Immunology and Microbiology
First Thesis Advisor
Leslie J. Berg, Ph.D.
Protein-Tyrosine Kinases, Natural Killer T-Cells
The immune system is a complex network of interacting cells and tissues that is designed to protect the body from pathogens and other foreign substances. T cells are a major component of the immune system and consist of two distinct lineages distinguished by the expression of αβ or γδ T cell receptors (TCR). The Tec family kinase, Itk is an important mediator of signaling downstream of the TCR. Past studies on Itk has focused on how Itk regulates development, activation and differentiation of conventional αβ T cells and more recently how Itk regulates the development of innate-like αβ T cells. However, very little is known about the influence of Itk on γδ T cells. My studies show a previously unknown role for Itk in the development and function of γδ T cells. We report in the absence of Itk, γδ T cells were responsible for the spontaneously elevated levels of serum IgE and Itk-/- mice γδ T cells produced high levels of TH2 cytokines. Furthermore, there was an increase in γδ T cells specifically in the Vγ1.1+Vδ6.3+ (V6) subset that represents the dominant population of γδ NKT cells in Itk-/- mice. In addition, the V6 subset had increased expression of PLZF, a transcription factor normally required for αβ iNKT cell development. We further show that V6 cells develop and mature similar to αβ iNKT cells. Similar to defects previously seen in the terminal differentiation of Itk-/- αβ iNKT cell, V6 cells also had impaired maturation in the thymus in the absence of Itk. This data demonstrates a previously unknown role of Itk for the terminal maturation of V6 cells that has been shown to be the cell population that led to spontaneous dermatitis in mice. Given that drug companies have targeted Itk as a potential allergy drug due to Itk’s role in TH2 development and function, our data suggests that further studies on Itk are warranted.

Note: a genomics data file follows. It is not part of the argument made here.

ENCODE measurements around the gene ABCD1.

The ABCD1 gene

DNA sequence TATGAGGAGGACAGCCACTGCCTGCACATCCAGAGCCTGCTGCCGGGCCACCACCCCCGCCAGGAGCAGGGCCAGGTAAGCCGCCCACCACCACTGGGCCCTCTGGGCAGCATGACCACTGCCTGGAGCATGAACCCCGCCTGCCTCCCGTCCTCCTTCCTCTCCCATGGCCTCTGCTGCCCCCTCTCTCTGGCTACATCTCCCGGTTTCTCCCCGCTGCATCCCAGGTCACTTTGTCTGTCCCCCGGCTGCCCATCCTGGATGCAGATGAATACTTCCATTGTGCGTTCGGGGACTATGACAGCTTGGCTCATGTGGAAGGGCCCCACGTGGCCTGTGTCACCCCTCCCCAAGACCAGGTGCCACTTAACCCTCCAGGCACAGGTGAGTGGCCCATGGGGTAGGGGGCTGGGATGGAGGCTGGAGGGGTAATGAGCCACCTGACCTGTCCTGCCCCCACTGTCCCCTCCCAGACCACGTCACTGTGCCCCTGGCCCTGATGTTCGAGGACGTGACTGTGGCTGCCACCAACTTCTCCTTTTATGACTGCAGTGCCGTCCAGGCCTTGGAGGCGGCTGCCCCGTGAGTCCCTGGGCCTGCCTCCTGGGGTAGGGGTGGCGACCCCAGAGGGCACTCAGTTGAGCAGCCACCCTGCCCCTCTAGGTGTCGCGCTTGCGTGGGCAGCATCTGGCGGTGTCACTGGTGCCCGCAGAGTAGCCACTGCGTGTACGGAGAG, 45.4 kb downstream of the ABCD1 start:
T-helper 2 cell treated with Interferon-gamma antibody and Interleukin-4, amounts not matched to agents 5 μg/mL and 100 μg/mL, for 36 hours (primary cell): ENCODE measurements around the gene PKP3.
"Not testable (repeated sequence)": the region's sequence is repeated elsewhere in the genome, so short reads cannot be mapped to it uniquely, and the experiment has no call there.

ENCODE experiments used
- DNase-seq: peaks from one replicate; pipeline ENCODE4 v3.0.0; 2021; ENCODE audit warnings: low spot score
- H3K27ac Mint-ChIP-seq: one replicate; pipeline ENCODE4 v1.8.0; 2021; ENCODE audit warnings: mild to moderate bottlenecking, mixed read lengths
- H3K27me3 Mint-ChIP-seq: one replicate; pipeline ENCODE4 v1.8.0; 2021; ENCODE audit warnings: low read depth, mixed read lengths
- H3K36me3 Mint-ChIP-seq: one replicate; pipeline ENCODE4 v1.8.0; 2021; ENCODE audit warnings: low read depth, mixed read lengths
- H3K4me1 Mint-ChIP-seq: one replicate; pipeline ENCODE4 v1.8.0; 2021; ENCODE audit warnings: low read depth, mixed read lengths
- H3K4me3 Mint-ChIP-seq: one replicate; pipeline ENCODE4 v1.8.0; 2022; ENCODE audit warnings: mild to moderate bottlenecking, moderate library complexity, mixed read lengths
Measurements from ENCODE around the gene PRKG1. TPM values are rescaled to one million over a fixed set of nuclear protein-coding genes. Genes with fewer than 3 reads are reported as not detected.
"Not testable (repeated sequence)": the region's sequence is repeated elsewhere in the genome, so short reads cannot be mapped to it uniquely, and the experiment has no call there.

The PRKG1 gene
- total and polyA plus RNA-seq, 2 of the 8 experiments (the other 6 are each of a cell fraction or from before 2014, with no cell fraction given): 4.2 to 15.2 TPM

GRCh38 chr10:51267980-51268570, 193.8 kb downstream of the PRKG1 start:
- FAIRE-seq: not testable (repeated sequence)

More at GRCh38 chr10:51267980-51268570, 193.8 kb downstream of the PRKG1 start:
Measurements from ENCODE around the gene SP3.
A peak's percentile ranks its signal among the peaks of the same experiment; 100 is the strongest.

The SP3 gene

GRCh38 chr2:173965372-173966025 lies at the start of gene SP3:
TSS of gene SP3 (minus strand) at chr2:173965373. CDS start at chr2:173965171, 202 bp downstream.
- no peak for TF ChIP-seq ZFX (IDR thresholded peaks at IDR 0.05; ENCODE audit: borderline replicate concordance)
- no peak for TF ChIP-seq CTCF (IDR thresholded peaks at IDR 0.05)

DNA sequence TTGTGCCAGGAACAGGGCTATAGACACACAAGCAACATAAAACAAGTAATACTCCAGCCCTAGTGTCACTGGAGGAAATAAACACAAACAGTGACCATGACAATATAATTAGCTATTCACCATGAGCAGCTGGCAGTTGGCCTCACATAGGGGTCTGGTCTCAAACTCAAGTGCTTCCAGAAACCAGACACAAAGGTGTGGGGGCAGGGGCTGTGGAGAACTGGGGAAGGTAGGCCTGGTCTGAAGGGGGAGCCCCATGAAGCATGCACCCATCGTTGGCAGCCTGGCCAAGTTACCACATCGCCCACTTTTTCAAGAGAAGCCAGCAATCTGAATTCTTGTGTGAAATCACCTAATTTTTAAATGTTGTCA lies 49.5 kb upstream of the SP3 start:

Yin, CC. The Role of ITK in the Development of Gamma Delta NKT Cells: A Dissertation. (2012). University of Massachusetts Medical School. GSBS Dissertations and Theses. Paper 636. DOI: 10.13028/mjv4-tw64. https://escholarship.umassmed.edu/gsbs_diss/636
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